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quit claim deeds and land contracts


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#1 Cami2010

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Posted 12 June 2010 - 05:40 PM

Hello,


I wanted to sell my Michigan house with a land  contract last year . I'm from Europe and i dont know all the English words so I trusted a lawyer to help me do this correctly. The lawyer that wrote the contract wasalso  the lawyer of the person that I was trying to sell the house to.


My intention was to sell the house with a land contract for the remaining balance  of the loan. Everything went very fast.. I signed a paper and i told the lawyer that I wanted to make sure the he specify in the contract that  if the tenant misses 3 payments that I would get the house back .The insurance for the house  was on my name and I added  the tenant.The loan was in my name . 


Two weeks ago the house burned down.  i wanted to find out what my rights were so I went to a different lawyer. Well I was shocked when I discovered that I had signed  a Quit Claim Deed, not a land contract which is what I thought i had signed . This new lawyer and my insurance adjuster told me i had actually "gave the house away as a gift" and yet I was still  responsible to make the payments .  I later found that this Quit Claim Deed had actually never been registered with Oakland County. Also, the insurance company  specified that the check would  be made out to me, the buyer, and the mortgage lender. .


So my question is  can i file a complaint  about the first  lawyer?  What are my rights regarding this house and the insurance reinbursement?


Thank you.



#2 Fallen

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Posted 14 June 2010 - 10:11 AM

"The lawyer that wrote the contract wasalso  the lawyer of the person that I was trying to sell the house to."


Well, define "was also the lawyer of the person that I was trying to sell the house to" -- which came first, and more details might be relevant.

You're free to google "attorney discipline Michigan" to point you in the right direction about an ethics complaint to the state bar.


"I signed a paper ...."

The word "paper" is awfully vague; later, you refer to a quit claim deed.  Seems to me such a paper would, if not have the title "quit claim deed", be pretty clear about what you were doing.  And if you didn't understand what it meant, you shouldn't have signed it.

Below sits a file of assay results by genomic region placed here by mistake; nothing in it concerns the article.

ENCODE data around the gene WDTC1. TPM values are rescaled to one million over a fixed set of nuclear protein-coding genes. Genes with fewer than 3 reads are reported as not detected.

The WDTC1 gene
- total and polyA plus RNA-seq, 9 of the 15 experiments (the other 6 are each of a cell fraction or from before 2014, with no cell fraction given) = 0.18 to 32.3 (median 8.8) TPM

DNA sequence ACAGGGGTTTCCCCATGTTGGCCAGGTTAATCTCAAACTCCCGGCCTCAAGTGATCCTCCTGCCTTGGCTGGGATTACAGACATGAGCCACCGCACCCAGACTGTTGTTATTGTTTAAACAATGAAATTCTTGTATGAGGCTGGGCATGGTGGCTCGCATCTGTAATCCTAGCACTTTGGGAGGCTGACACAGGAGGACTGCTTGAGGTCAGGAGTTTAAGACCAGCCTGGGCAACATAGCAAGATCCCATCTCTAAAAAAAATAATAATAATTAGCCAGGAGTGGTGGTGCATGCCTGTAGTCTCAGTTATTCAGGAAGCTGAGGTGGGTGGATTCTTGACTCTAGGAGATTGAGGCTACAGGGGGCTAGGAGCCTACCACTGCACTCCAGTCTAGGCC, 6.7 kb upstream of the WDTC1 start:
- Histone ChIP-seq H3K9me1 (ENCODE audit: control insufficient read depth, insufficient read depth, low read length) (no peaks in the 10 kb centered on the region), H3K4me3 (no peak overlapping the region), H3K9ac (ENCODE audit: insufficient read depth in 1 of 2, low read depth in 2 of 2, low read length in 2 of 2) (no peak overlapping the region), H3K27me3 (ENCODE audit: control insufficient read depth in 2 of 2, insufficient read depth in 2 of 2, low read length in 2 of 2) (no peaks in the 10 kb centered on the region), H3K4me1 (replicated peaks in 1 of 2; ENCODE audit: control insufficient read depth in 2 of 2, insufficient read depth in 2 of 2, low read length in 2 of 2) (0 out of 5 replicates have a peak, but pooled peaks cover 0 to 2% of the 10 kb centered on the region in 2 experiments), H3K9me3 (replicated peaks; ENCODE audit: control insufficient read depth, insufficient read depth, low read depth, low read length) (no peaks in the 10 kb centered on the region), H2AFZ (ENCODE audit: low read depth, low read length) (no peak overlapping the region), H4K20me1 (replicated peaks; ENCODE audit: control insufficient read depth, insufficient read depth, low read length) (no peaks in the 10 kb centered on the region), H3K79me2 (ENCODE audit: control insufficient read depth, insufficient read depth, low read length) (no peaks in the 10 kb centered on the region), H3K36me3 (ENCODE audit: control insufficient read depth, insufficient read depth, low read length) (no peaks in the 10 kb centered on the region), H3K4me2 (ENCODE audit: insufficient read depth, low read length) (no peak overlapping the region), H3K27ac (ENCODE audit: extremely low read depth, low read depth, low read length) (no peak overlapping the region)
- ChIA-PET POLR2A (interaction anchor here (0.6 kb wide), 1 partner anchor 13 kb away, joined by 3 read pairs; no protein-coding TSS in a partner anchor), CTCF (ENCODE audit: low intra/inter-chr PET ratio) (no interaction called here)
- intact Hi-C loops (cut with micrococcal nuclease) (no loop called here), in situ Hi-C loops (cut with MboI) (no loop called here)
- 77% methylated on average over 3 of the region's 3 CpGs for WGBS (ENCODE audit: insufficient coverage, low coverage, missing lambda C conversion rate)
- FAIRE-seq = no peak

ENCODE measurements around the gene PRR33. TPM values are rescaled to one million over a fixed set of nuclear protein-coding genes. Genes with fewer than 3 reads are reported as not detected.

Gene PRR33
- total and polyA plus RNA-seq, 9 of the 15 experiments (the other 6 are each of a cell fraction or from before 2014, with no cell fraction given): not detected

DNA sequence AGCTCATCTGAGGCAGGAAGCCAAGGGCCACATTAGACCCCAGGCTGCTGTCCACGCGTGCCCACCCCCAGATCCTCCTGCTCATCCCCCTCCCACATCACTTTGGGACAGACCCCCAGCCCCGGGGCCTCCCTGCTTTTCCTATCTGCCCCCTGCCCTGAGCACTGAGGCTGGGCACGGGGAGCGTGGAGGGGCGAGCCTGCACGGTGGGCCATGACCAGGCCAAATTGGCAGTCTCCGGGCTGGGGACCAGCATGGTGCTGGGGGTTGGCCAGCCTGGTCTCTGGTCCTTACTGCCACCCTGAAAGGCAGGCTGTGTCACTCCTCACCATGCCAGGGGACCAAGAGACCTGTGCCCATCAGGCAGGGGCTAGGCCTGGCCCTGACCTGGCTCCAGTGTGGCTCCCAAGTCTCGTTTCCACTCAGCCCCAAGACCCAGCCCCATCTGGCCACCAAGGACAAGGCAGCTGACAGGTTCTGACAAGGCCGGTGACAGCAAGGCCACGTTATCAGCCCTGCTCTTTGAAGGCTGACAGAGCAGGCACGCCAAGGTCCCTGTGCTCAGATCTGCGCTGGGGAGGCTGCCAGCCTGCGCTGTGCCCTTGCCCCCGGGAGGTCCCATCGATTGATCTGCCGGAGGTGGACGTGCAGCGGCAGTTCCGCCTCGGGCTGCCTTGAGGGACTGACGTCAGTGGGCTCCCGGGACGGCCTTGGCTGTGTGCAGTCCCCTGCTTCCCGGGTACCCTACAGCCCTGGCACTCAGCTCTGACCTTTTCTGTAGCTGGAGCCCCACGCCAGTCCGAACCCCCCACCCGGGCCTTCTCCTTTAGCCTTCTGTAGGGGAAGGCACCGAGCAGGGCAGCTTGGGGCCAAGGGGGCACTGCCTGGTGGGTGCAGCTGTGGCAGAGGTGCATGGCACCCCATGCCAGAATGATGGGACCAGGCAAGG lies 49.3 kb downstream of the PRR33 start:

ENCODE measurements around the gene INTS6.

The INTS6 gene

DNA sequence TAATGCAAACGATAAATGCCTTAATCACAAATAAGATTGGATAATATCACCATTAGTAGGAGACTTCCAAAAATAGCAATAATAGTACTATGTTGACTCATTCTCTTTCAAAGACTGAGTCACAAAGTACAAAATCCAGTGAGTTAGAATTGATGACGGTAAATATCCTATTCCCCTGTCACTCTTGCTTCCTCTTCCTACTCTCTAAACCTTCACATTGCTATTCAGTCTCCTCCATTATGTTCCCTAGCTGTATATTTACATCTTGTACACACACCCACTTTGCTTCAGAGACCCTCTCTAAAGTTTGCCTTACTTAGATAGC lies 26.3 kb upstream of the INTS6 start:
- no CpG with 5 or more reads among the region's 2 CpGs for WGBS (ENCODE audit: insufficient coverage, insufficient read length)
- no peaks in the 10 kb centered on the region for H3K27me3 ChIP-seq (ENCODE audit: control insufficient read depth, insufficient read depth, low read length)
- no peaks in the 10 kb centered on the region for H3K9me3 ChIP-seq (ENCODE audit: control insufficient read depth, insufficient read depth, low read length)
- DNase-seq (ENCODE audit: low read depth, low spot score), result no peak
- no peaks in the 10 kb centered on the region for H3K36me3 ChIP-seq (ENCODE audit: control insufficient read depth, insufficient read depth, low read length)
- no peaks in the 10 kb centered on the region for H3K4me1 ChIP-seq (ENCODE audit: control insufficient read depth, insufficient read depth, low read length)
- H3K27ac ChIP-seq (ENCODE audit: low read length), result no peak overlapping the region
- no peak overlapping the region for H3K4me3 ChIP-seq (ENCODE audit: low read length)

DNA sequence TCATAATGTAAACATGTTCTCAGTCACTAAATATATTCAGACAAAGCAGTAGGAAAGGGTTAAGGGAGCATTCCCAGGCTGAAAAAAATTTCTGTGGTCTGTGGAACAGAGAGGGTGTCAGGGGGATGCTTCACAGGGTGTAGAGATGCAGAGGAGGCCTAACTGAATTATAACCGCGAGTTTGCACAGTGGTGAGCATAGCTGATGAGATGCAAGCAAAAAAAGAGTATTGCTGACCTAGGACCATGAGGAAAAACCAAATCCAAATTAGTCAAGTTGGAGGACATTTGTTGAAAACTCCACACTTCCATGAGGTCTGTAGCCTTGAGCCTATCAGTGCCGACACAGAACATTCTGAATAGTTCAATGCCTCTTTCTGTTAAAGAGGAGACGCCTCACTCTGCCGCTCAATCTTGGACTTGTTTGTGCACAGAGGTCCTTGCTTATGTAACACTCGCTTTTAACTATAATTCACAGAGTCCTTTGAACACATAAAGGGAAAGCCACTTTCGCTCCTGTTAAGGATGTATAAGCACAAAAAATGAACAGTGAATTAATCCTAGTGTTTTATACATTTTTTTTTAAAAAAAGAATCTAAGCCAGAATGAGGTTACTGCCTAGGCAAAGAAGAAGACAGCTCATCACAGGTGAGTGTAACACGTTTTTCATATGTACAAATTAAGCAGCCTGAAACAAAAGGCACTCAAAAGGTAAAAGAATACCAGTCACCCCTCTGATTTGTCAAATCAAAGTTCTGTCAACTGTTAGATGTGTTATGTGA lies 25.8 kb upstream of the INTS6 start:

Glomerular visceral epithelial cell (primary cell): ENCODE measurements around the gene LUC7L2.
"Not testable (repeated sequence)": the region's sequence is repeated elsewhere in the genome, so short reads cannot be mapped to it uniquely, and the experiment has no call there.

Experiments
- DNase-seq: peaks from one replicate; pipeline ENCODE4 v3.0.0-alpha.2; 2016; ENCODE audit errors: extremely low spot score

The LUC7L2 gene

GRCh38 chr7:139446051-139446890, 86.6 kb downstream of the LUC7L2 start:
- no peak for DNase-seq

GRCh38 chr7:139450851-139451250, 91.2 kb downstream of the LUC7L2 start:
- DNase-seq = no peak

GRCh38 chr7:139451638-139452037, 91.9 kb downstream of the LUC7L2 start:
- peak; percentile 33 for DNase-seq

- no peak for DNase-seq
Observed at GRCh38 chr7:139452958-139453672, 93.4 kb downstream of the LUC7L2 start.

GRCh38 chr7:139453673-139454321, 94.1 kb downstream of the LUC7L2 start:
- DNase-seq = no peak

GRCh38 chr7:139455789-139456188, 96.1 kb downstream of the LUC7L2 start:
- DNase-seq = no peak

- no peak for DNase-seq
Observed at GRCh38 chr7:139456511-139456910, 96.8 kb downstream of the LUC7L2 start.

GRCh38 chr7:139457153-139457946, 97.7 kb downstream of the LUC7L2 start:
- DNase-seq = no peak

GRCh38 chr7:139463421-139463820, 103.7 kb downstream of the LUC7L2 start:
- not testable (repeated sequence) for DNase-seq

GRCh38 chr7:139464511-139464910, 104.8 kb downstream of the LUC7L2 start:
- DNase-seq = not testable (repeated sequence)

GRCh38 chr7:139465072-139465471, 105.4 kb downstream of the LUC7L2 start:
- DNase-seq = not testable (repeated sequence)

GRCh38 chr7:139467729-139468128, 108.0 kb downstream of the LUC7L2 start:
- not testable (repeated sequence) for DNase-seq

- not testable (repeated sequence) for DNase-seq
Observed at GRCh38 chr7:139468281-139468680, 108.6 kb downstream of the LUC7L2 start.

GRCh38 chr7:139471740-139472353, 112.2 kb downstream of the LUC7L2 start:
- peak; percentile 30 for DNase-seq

"The insurance for the house  was on my name and I added  the tenant."

Doesn't sound like a "land contract" if you're referring to this person as a "tenant".


"I later found that this Quit Claim Deed had actually never been registered with Oakland County."

That's good, because it may be that the attorney you used is holding it aside until the person pays for the house.


"Also, the insurance company  specified that the check would  be made out to me, the buyer, and the mortgage lender. ."

This can hardly be surprising if you named this "tenant" as an additional insured on a policy (though why you would, I've no idea).


"So my question is  can i file a complaint  about the first  lawyer?"

Sure, but that shouldn't be your first concern.

" What are my rights regarding this house and the insurance reinbursement?"

Sorry, but you can't expect strangers to give you definitive answers from a message board simply based on what you've posted.   If the attorney you took all the paperwork to and gave information to didn't summarize your position here, then you need to talk with a different real estate attorney.  For starters, someone should be communicating with this first attorney about the deal if you don't have all the relevant paperwork.


I'll echo PG's advisory "warning" with a twist: (Many) legal issues are complicated. Explanations and comments here might not fully identify or explain the ramifications of your particular problem. I do not give legal advice as such (and such is impermissible here at any rate). Comments are based on personal knowledge and experience and legal info gleaned over a quarter century, and every state has differing laws on and avenues to address most topics.  If you need legal advice, you need to consult (and pay) a professional so that you may have someone to hold accountable.  Acting on personal and informational advice from a stranger on the internet is a bad idea -- at least not without your own thorough due dilience/research and confirmation as it applies to your situation.  :)





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